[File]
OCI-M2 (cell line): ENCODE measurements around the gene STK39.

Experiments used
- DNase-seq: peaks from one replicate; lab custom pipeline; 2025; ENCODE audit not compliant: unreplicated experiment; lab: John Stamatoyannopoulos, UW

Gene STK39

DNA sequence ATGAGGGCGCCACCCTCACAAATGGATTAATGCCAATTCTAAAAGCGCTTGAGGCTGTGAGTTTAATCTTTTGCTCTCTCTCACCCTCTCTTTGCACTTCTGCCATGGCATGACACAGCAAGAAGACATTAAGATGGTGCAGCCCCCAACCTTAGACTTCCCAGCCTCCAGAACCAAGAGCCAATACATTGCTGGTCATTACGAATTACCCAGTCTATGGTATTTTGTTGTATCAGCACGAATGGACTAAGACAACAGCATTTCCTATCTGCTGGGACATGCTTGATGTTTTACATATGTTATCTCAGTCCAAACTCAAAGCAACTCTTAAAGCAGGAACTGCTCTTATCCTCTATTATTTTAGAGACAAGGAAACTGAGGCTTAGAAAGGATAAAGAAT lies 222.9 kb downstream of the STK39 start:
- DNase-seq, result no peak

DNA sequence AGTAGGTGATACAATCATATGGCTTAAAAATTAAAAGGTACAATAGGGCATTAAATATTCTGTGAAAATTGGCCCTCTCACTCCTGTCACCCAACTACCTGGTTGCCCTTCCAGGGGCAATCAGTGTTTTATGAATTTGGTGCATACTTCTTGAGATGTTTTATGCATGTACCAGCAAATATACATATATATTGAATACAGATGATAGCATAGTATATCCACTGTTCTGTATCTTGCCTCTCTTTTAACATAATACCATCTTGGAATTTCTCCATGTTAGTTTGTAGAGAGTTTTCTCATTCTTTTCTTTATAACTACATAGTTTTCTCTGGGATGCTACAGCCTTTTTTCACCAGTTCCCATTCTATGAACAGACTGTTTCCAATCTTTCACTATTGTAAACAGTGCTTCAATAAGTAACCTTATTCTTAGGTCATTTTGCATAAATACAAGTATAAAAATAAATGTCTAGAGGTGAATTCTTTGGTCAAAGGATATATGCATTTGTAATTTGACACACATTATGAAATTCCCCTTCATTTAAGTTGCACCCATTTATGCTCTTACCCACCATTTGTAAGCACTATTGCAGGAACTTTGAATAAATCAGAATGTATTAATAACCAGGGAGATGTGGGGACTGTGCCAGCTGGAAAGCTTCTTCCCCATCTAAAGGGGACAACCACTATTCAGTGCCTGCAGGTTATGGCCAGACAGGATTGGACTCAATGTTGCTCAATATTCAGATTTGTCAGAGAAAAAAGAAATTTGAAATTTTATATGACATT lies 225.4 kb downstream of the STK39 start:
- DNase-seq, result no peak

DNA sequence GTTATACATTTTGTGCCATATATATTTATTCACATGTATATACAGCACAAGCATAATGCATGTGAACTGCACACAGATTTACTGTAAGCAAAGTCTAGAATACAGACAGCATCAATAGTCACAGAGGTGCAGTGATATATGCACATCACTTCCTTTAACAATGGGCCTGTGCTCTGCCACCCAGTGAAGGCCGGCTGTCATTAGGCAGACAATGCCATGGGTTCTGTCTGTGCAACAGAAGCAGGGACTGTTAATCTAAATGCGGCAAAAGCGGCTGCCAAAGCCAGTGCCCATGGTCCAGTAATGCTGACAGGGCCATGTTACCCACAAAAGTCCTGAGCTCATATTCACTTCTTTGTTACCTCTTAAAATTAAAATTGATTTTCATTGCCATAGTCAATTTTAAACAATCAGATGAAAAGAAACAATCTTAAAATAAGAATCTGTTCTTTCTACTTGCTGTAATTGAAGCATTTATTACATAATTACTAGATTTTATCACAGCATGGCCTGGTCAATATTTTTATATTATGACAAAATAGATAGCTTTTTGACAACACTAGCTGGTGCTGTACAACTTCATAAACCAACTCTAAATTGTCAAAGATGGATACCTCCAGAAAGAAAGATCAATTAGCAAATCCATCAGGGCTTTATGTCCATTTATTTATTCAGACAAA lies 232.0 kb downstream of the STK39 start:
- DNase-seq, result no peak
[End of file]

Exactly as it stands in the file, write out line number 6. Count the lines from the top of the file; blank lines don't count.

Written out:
- DNase-seq, result no peak